Saturday, August 11, 2012

How many times?

Tonight, while I had the Olympics telecast on in the background, I played a short BDG on the Internet. When it was over, I thought, "how many times?" How many times have I played this mating pattern at the end of a Blackmar-Diemer Gambit? The answer seems to be in the hundreds, although in actual fact it must be only in the tens. But I can't believe that anyone who plays the BDG with any regularity has not encountered this mating pattern time and time again. Have you?

Sunday, August 5, 2012

Remembering Nikolajs Kampars

Today is the 40th anniversary of Nikolajs Kampars' death on 5 August 1972. Blackmar-Diemer Gambit fans of a certain age know (or certainly should know) that he did more than any other player to popularize the gambit in the United States.

This year also marked the 50th anniversary of another significant event for Kampars and the BDG. In February 1962 Kampars began his magazine Blackmar-Diemer Gambit. It originally appeared as a four page insert in the Latvian magazine, Chess World, and concentrated on the BDG (and closely related openings) almost exclusively. With the January 1964 issue, Kampars began to publish independently of Chess World. At the same time he expanded his magazine to include openings other than the BDG, and renamed it Opening Adventures. From then until failing health forced him to discontinue publication with the May 1967 issue, Kampars insured that this modest little magazine was true to its name. There were indeed delightful adventures in its pages: gambits of all sorts and sizes, and still plenty of BDGs, of course.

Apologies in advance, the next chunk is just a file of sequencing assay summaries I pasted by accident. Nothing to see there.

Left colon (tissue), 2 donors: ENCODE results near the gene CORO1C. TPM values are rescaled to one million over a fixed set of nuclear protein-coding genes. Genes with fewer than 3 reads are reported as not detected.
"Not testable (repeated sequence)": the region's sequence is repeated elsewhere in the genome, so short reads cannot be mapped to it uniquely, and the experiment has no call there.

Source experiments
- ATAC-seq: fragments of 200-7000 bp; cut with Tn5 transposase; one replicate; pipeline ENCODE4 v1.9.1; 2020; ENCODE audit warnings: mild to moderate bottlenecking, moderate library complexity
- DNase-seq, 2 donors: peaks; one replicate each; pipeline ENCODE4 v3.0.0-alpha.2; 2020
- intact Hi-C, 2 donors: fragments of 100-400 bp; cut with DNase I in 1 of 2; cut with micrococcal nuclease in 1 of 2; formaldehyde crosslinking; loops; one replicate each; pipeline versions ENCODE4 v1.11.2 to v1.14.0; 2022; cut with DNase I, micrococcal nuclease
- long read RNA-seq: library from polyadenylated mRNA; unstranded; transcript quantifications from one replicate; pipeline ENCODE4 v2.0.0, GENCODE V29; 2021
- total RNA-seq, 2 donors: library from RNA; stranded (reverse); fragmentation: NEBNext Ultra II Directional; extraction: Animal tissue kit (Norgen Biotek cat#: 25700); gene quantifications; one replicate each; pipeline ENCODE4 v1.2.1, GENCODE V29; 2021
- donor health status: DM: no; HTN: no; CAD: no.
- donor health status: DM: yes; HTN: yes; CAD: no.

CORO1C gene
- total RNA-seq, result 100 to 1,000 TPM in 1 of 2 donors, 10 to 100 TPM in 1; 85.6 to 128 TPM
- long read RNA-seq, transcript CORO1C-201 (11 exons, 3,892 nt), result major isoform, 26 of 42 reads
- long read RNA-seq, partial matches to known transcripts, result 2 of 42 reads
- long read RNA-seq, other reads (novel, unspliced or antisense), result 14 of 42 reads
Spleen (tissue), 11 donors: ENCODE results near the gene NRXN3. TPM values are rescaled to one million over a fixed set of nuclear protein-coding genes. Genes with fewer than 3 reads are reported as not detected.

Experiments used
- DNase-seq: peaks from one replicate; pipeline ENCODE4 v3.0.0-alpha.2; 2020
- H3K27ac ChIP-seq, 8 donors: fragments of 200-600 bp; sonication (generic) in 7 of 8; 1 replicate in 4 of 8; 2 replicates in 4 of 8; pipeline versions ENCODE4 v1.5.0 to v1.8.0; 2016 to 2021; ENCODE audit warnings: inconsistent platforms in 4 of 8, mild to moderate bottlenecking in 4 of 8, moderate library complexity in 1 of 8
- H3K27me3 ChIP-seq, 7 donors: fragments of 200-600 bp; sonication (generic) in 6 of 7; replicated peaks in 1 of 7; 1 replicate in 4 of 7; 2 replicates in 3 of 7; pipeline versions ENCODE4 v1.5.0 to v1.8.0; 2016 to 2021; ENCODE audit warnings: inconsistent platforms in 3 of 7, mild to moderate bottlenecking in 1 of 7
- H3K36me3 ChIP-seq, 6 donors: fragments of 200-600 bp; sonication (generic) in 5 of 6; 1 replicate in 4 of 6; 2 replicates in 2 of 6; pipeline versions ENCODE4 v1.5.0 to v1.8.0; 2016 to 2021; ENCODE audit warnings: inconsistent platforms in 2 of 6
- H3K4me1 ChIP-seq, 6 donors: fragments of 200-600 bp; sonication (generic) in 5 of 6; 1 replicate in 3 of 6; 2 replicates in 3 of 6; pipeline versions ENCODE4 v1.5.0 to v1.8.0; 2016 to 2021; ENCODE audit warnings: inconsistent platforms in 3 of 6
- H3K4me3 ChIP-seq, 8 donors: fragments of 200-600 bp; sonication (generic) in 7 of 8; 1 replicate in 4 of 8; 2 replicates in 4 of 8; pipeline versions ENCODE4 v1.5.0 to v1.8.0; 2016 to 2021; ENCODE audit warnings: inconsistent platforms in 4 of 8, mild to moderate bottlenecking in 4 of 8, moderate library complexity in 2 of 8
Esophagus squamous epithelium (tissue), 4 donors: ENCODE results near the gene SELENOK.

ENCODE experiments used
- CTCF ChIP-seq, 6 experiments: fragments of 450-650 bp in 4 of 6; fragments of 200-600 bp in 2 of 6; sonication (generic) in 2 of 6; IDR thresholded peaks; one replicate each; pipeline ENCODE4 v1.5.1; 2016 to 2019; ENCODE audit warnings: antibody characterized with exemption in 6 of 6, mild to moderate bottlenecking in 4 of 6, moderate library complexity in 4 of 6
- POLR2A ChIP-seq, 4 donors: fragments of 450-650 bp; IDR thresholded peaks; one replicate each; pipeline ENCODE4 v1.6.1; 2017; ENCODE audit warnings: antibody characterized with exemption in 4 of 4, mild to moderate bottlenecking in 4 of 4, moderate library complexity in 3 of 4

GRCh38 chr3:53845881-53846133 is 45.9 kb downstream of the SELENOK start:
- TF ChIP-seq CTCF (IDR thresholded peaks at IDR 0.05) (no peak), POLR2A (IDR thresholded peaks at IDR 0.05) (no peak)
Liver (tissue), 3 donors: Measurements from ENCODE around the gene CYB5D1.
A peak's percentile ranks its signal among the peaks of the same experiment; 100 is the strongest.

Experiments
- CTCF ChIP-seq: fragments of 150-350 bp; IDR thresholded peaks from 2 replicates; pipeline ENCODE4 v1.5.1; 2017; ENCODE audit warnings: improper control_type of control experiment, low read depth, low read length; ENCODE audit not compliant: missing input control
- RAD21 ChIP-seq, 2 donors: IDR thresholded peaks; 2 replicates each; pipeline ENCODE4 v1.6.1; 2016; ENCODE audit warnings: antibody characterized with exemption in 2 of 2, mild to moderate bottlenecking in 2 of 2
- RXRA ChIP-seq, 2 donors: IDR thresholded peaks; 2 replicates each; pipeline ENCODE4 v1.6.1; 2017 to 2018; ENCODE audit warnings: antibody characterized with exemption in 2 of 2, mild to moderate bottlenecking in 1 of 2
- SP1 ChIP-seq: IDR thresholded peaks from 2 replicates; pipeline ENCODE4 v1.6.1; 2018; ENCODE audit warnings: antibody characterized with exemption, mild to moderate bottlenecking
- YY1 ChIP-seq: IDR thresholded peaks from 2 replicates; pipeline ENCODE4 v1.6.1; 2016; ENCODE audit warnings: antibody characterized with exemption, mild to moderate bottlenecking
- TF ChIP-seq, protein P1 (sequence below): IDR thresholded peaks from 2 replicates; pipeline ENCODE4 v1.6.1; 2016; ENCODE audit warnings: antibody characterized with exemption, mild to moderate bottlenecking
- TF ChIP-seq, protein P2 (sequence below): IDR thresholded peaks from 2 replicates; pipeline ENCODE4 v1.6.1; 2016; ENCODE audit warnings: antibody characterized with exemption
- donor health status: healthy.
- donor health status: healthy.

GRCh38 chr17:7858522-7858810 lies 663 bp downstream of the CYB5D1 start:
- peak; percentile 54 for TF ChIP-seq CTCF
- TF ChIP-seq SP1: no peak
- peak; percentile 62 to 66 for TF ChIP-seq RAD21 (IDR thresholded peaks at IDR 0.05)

Four years ago I reprinted a short article on Kampars' life. You can see it here, and also play through a few of his games.

And lest you think Kampars was not a "serious" chess player, here is his draw with a young Bobby Fischer.

Thursday, August 2, 2012

Pawns just wanna have fun

I've always enjoyed the lines in the Vienna Defense to the BDG where White flings his kingside pawns up the board, helter-skelter. It exemplifies the sheer madness of the opening. Makes you want to shout to the white king, "get some clothes on, for god's sake!" Here's a recent example.